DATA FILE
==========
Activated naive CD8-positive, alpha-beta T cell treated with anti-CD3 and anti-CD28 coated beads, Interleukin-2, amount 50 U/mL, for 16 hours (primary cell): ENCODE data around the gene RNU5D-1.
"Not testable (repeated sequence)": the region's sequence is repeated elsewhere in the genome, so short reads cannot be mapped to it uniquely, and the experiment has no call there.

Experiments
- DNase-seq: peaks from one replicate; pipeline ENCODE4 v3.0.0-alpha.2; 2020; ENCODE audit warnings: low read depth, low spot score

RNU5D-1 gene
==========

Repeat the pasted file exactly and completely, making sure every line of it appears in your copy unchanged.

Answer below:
Activated naive CD8-positive, alpha-beta T cell treated with anti-CD3 and anti-CD28 coated beads, Interleukin-2, amount 50 U/mL, for 16 hours (primary cell): ENCODE data around the gene RNU5D-1.
"Not testable (repeated sequence)": the region's sequence is repeated elsewhere in the genome, so short reads cannot be mapped to it uniquely, and the experiment has no call there.

Experiments
- DNase-seq: peaks from one replicate; pipeline ENCODE4 v3.0.0-alpha.2; 2020; ENCODE audit warnings: low read depth, low spot score

RNU5D-1 gene